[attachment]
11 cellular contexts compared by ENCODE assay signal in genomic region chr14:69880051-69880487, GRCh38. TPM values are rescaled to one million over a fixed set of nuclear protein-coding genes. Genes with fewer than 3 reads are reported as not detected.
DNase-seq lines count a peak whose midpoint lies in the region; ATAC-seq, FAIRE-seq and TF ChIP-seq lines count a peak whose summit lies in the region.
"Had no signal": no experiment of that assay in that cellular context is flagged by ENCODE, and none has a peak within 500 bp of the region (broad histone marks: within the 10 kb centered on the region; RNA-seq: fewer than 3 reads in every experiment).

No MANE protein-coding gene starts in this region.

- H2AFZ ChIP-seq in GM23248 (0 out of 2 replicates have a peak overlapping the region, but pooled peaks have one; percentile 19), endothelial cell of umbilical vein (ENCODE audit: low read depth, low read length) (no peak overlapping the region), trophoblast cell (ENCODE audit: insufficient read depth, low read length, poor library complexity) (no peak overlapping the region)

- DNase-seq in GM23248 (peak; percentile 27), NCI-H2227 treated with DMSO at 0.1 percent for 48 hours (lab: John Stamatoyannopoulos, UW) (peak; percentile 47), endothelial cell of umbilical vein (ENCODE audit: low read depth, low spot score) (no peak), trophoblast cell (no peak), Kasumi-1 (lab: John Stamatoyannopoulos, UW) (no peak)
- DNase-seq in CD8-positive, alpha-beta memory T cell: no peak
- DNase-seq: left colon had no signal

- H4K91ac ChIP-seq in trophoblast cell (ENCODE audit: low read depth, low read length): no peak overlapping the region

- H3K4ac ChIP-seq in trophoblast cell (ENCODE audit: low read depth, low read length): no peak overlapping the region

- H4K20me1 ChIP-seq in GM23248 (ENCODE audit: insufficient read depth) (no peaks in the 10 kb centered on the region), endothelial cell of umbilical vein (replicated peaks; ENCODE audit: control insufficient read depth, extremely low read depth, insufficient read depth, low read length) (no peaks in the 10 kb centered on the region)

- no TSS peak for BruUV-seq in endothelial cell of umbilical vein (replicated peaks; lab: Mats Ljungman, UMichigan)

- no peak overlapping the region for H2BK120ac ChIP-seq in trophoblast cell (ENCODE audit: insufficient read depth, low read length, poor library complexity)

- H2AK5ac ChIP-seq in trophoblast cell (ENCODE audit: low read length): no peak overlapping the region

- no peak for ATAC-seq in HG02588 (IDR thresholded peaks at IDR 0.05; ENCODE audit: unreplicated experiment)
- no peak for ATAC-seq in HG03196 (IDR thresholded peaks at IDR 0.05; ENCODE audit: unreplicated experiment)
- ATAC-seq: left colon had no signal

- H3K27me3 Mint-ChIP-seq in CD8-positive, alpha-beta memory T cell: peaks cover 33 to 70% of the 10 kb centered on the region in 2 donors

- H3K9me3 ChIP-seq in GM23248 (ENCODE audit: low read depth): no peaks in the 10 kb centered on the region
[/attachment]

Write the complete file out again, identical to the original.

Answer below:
11 cellular contexts compared by ENCODE assay signal in genomic region chr14:69880051-69880487, GRCh38. TPM values are rescaled to one million over a fixed set of nuclear protein-coding genes. Genes with fewer than 3 reads are reported as not detected.
DNase-seq lines count a peak whose midpoint lies in the region; ATAC-seq, FAIRE-seq and TF ChIP-seq lines count a peak whose summit lies in the region.
"Had no signal": no experiment of that assay in that cellular context is flagged by ENCODE, and none has a peak within 500 bp of the region (broad histone marks: within the 10 kb centered on the region; RNA-seq: fewer than 3 reads in every experiment).

No MANE protein-coding gene starts in this region.

- H2AFZ ChIP-seq in GM23248 (0 out of 2 replicates have a peak overlapping the region, but pooled peaks have one; percentile 19), endothelial cell of umbilical vein (ENCODE audit: low read depth, low read length) (no peak overlapping the region), trophoblast cell (ENCODE audit: insufficient read depth, low read length, poor library complexity) (no peak overlapping the region)

- DNase-seq in GM23248 (peak; percentile 27), NCI-H2227 treated with DMSO at 0.1 percent for 48 hours (lab: John Stamatoyannopoulos, UW) (peak; percentile 47), endothelial cell of umbilical vein (ENCODE audit: low read depth, low spot score) (no peak), trophoblast cell (no peak), Kasumi-1 (lab: John Stamatoyannopoulos, UW) (no peak)
- DNase-seq in CD8-positive, alpha-beta memory T cell: no peak
- DNase-seq: left colon had no signal

- H4K91ac ChIP-seq in trophoblast cell (ENCODE audit: low read depth, low read length): no peak overlapping the region

- H3K4ac ChIP-seq in trophoblast cell (ENCODE audit: low read depth, low read length): no peak overlapping the region

- H4K20me1 ChIP-seq in GM23248 (ENCODE audit: insufficient read depth) (no peaks in the 10 kb centered on the region), endothelial cell of umbilical vein (replicated peaks; ENCODE audit: control insufficient read depth, extremely low read depth, insufficient read depth, low read length) (no peaks in the 10 kb centered on the region)

- no TSS peak for BruUV-seq in endothelial cell of umbilical vein (replicated peaks; lab: Mats Ljungman, UMichigan)

- no peak overlapping the region for H2BK120ac ChIP-seq in trophoblast cell (ENCODE audit: insufficient read depth, low read length, poor library complexity)

- H2AK5ac ChIP-seq in trophoblast cell (ENCODE audit: low read length): no peak overlapping the region

- no peak for ATAC-seq in HG02588 (IDR thresholded peaks at IDR 0.05; ENCODE audit: unreplicated experiment)
- no peak for ATAC-seq in HG03196 (IDR thresholded peaks at IDR 0.05; ENCODE audit: unreplicated experiment)
- ATAC-seq: left colon had no signal

- H3K27me3 Mint-ChIP-seq in CD8-positive, alpha-beta memory T cell: peaks cover 33 to 70% of the 10 kb centered on the region in 2 donors

- H3K9me3 ChIP-seq in GM23248 (ENCODE audit: low read depth): no peaks in the 10 kb centered on the region